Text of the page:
Previous studies have reported positive effects of low-level laser therapy (LLLT) on bone healing. This study evaluated the effects of LLLT on peri-implant healing in vivo. Thirty-two rabbits had their mandibular left incisors removed, followed by immediate insertion of a dental implant into the fresh socket. Animals were assigned randomly to four groups: control (non-irradiated) or LLLT at three different doses per session: 5 J/cm 2 , 10 J/cm 2 , and 20 J/cm 2 . A GaAlAs laser (830 nm, 50 mW) was applied every 48 h for 13 days, starting immediately after surgery. The implant stability quotient (ISQ) was measured using resonance frequency analysis upon implant insertion and immediately after death, 30 days after the last application. Tissues were prepared for scanning electron microscopy (SEM) and stereology. Variables measured were bone–implant contact (BIC) and bone neoformation within implant threads at three different sites. The results showed better ISQ for the 20 J/cm 2 group ( P = 0.003). BIC values were significantly higher ( P < 0.05) in the 20 J/cm 2 group, on both SEM and stereology. Bone area values were better in the 10 J/cm 2 ( P = 0.036) and 20 J/cm 2 ( P = 0.016) groups compared to the control group. Under these conditions, LLLT enhanced peri-implant bone repair, improving stability, BIC, and bone neoformation. The findings support and suggest parameters for the design of clinical trials using LLLT after implant placement.
The rationale for the use of low-level laser therapy (LLLT) relies on its ability to exert, at the cellular level, biomodulatory effects on the molecular and biochemical processes that take place during intrinsic tissue repair. Several in vivo and in vitro studies have suggested positive effects of LLLT on the tissue repair process, both in animal models and in culture media. These therapeutic effects include the following: increased epithelial and fibroblast proliferation and enhanced collagen synthesis, thus speeding the process of repair; increased potential for bone remodelling and repair; restoration of nerve function after injury; normalization of hormonal function; immune regulation; reduced inflammation and oedema; modulation and relief of pain; and improved postoperative analgesia. Even though dose is one of the most important parameters of laser therapy, the data available are not sufficient to support the design of clinical studies.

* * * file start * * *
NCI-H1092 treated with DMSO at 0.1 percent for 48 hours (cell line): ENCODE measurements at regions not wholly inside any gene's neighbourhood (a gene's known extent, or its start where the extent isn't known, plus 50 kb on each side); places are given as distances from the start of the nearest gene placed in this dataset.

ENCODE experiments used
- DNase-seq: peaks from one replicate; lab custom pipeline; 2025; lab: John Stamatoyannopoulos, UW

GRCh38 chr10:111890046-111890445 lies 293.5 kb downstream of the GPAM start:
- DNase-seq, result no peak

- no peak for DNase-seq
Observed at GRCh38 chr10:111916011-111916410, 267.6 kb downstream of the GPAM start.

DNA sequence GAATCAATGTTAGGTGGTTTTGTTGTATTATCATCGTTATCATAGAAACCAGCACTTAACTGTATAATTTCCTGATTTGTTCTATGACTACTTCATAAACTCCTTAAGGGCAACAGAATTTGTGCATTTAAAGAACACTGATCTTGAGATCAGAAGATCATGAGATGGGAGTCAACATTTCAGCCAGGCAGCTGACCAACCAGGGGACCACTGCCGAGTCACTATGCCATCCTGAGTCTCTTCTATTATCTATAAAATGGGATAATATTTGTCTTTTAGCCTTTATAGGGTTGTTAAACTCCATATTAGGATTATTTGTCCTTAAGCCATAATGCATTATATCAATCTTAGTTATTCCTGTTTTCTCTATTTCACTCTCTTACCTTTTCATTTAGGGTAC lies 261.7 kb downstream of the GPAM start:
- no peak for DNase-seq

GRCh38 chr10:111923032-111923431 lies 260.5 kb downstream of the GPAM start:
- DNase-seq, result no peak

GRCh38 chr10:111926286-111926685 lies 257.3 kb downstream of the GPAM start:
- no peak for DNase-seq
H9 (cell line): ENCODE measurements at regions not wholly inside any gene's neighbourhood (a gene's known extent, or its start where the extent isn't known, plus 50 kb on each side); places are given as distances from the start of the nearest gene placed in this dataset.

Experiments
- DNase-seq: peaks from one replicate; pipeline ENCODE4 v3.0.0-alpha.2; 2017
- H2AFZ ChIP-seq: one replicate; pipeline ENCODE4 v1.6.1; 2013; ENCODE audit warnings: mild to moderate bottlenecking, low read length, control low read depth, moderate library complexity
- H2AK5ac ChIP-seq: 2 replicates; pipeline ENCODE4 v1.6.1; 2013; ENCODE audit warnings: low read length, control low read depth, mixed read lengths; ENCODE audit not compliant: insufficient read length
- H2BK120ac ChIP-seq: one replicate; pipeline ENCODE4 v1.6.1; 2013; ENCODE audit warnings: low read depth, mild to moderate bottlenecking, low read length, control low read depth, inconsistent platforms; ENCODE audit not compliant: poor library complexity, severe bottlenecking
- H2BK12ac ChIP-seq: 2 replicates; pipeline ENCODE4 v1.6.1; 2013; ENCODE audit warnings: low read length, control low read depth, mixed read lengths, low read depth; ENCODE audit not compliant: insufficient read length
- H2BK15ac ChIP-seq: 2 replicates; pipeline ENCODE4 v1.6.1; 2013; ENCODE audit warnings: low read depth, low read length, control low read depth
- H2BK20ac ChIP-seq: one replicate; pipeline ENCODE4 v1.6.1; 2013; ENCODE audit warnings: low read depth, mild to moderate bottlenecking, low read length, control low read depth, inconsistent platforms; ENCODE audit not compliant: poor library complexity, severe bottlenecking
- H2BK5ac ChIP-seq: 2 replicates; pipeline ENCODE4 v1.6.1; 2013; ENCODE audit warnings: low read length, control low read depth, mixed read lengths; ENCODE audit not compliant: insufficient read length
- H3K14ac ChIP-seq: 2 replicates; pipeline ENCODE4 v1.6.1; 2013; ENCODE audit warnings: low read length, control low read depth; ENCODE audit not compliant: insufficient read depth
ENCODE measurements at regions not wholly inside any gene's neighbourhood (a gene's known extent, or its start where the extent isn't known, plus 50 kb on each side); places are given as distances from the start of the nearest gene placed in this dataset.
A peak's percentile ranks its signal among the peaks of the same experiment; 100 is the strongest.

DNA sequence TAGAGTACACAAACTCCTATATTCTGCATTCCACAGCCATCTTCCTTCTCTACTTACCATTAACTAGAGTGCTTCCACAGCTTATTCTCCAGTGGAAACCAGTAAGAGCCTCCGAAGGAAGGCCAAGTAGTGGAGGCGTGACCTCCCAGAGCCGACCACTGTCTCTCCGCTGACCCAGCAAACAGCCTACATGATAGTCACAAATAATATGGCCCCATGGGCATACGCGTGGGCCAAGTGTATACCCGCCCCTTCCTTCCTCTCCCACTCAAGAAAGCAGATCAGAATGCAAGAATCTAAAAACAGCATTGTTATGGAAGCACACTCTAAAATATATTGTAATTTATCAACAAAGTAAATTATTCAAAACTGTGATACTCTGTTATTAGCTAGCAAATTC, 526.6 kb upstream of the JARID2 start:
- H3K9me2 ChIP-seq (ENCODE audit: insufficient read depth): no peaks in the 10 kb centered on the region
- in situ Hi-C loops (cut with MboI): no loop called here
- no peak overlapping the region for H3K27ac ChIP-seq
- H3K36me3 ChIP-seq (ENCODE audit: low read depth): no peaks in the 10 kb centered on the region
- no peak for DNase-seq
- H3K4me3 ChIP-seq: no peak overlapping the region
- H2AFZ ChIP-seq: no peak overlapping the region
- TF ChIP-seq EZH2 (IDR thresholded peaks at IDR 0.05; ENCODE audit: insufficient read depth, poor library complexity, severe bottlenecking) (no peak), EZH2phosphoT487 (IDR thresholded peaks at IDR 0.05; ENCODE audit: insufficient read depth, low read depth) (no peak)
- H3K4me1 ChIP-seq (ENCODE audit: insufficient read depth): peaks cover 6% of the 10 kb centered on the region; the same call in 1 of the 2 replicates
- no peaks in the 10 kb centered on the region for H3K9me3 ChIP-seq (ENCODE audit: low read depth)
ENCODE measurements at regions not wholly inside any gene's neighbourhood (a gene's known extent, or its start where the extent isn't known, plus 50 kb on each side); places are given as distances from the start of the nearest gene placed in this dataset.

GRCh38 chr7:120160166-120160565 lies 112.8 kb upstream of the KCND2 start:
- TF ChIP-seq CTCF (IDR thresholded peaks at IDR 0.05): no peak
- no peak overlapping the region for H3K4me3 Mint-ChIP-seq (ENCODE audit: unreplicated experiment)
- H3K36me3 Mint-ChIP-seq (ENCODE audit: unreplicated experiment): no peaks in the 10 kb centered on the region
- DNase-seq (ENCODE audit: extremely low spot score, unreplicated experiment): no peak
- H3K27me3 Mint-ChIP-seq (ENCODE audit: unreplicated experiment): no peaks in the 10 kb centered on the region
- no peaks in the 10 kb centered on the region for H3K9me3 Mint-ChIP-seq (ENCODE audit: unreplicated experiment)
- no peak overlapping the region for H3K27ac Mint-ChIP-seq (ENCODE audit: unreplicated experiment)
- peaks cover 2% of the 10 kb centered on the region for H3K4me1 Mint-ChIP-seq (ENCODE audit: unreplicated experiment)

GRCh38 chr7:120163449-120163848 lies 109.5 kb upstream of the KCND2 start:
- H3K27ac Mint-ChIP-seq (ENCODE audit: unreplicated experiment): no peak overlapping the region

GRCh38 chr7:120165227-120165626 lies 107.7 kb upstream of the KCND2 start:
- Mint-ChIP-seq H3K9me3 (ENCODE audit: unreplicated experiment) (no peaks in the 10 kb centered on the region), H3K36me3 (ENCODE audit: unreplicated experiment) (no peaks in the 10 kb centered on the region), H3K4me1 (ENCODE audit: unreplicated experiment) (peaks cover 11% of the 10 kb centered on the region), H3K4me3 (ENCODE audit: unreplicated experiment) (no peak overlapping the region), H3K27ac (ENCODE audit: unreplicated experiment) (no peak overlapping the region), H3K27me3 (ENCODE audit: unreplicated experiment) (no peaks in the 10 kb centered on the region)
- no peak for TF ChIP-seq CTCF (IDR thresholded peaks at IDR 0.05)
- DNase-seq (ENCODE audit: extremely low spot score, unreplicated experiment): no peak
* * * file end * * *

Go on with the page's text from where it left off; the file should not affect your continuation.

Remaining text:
Preclinical studies have suggested that LLLT has beneficial effects on bone repair. Regarding peri-implant bone healing after titanium implant placement, previously published studies have shown more evident bone maturation and increased bone–implant contact (BIC) in LLLT-irradiated bone than in control groups. The main findings reported in the literature are summarized in Table 1 .
|Author||Year||Type of light||Animal model||n||Wavelength (nm)||Power (mW)||Total dose (J/cm 2 )||No. of sessions|
|Dörtbudak et al.||2002||Red||Monkey||5||690||100||30||5|
|Pinheiro et al.||2003||Infrared||Rabbit||14||830||10||602||7|
|Khadra et al.||2004||Infrared||Rabbit||12||830||150||270||10|
|Lopes et al.||2005||Infrared||Rabbit||14||830||10||602||7|
|Jakse et al.||2007||Red||Rabbit||12||680||75||12||3|
|Kim et al.||2007||Infrared||Mouse||20||830||96||40.32||7|
|Lopes et al.||2007||Infrared||Rabbit||14||830||10||602||7|
|Pereira et al.||2009||Infrared||Rabbit||12||780||70||367.5||7|
|Campanha et al.||2010||Infrared||Rabbit||30||830||10||602||7|